Domain Inventory has been an extremely successful pattern in the SOA world. It has not only changed IT’s perception of what constitutes SOA, it has essentially empowered numerous organizations to proceed with adoption without following a “big bang” approach that brings with it massive amounts of analysis, investment, and unprecedented (and perhaps unattainable) levels of inter-departmental cooperation.
The term “inventory” in this pattern name refers to a collection of physical services that are subjected to the same design and technology standards. The objective is for services within a service inventory to be intrinsically interoperable so that they can be assembled into various aggregates (called “service compositions”) without each such assembly turning into an expensive integration project. In fact, successful applications of this pattern together with other supporting patterns, makes the notion of integration actually fade. No need to integrate something that is already compatible and interoperable.
Another benefit of Domain Inventory is that it allows IT to phase SOA into an enterprise in a controlled manner. Because you take on the overall adoption on a domain-by-domain basis, you can take things one step at a time and build on previous experiences. Over time you can establish a collection of service inventories, each representing their own domain, and each delivered successfully because the overall scope of delivery was limited to be manageable.
It all sounds exceptionally promising, and it certainly can be. However, as with anything in life, there are usually trade-offs. Just about any design pattern comes with its own set of impacts. These impacts are commonly associated with time, money, and disruption. Therefore, it is important that the overall consequences of proceeding with a design pattern be carefully considered in advance. This consideration is important not just because of immediate impacts, but because of the long-term commitment you may find yourself making to the use of a pattern that has been successfully applied.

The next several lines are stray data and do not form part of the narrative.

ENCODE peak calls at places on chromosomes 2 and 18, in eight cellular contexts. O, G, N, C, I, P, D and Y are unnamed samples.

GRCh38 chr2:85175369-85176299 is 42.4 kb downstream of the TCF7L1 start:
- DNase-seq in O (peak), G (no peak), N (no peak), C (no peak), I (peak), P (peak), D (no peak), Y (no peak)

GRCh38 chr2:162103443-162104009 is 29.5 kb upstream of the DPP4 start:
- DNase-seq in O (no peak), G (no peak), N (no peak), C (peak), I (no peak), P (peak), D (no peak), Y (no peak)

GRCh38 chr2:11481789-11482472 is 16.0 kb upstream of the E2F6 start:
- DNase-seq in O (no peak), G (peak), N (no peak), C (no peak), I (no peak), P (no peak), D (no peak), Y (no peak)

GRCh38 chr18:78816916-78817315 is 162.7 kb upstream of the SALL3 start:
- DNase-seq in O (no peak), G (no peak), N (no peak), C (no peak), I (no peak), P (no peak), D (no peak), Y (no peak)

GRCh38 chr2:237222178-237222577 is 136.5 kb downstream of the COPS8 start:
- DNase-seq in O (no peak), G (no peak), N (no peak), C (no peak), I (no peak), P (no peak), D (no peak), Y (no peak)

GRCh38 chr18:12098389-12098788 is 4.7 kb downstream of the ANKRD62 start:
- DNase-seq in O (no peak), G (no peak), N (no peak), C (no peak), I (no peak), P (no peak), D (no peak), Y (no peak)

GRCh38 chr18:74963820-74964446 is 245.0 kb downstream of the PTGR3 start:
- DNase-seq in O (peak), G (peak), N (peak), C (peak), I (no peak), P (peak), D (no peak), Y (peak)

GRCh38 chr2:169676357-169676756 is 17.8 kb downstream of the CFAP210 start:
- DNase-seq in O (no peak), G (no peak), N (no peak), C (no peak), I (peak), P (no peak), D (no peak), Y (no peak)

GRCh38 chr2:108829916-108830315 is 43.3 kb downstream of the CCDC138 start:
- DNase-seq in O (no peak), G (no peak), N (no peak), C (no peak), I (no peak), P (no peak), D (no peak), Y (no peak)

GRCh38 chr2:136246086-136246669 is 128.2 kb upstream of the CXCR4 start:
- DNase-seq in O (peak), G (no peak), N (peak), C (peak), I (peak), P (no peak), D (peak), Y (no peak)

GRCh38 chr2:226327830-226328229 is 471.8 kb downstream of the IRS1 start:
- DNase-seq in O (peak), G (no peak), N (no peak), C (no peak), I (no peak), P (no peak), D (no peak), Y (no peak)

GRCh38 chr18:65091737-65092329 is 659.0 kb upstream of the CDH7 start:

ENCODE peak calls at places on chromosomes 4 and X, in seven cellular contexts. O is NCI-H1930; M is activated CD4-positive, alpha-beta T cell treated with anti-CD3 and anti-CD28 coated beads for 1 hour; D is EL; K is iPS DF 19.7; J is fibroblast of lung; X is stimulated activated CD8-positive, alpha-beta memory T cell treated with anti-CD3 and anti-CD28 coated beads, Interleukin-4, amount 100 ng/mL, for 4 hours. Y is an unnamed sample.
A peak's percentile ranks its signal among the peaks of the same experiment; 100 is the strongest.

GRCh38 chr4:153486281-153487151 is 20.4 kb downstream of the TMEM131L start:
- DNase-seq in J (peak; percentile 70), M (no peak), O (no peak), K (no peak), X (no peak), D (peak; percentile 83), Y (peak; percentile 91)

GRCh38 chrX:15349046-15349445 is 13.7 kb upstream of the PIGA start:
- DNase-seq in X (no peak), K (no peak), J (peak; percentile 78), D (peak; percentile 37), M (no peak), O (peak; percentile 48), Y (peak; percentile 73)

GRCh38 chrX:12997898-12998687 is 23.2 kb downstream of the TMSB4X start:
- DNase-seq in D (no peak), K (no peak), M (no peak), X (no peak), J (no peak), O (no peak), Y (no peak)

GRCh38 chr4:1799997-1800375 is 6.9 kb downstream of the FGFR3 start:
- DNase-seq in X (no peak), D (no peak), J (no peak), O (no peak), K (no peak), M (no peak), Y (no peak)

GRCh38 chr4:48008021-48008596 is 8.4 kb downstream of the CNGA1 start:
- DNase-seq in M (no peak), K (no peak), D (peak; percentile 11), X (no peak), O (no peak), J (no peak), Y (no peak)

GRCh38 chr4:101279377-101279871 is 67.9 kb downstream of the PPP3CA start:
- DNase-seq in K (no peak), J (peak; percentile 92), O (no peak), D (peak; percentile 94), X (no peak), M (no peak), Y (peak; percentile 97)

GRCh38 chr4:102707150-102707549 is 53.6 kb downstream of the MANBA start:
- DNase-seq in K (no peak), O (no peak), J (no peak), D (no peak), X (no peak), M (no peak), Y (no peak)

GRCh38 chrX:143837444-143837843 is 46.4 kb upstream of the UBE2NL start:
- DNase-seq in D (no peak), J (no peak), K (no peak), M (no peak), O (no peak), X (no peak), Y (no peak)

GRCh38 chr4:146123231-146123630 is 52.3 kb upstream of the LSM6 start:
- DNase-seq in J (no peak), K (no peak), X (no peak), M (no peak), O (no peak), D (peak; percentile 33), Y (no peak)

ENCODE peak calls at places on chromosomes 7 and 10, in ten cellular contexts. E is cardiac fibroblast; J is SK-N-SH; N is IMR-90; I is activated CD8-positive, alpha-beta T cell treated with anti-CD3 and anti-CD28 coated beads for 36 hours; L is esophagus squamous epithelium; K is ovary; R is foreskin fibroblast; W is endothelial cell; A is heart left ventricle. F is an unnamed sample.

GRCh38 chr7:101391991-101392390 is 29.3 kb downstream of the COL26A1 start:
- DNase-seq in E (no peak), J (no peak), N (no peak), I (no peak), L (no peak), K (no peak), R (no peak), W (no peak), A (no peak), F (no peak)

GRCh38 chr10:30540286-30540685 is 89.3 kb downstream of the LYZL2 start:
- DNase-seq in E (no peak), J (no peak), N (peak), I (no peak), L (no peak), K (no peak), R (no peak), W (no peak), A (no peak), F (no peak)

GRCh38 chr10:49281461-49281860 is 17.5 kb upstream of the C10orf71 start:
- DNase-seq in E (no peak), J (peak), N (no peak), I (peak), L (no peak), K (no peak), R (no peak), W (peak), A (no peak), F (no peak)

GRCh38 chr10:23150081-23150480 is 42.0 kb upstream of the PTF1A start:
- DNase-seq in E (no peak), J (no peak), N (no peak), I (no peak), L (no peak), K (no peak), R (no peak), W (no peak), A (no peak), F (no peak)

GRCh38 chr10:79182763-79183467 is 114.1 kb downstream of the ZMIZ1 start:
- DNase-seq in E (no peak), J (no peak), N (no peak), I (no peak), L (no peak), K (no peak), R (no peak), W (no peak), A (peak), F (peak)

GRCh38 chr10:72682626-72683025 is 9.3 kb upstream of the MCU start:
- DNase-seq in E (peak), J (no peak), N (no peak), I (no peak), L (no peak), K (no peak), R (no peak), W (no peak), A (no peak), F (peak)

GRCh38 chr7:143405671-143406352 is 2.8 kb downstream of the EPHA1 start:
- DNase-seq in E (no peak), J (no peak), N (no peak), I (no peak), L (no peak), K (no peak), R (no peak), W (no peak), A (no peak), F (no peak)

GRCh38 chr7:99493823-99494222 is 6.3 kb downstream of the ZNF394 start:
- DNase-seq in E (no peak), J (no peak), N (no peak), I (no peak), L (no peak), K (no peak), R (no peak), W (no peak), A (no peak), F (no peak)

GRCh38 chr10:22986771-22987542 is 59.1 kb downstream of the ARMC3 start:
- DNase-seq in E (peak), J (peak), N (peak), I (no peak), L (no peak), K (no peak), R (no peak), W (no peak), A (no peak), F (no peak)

For example, a pattern such as Domain Inventory will be used repeatedly within the same IT environment (once for each domain). In fact, it can actually establish the foundation of your overall SOA strategy. Therefore, you better be pretty sure it’s what you want for the long-term. One of its primary impacts is that it does introduce the need for transformation technologies. Because domain service inventories represent collections of services that are independently owned and governed, they will also tend to be independently standardized. This generally restricts the benefits of native compatibility and interoperability to the domain. When you need to begin connecting services across domains, you now have to overcome their disparity by incorporating brokers.
This may seem reminiscent of the EAI era where integration was the default solution to business change; however, this is actually not the case. As long as the scope of the domains are meaningful, this pattern can help any organization take a big step toward service-orientation as long as you consider the long-term impacts and plan for them.
Of course, we’ve just scratched the surface of SOA design patterns. Domain Inventory is one of nearly a hundred patterns that are being published this fall after three years in development and with the support and participation of hundreds of SOA professionals.
In Part 2 of this article series we’ll take a closer look at some more SOA design patterns and we’ll discuss how they can be applied together as part of pattern application sequences.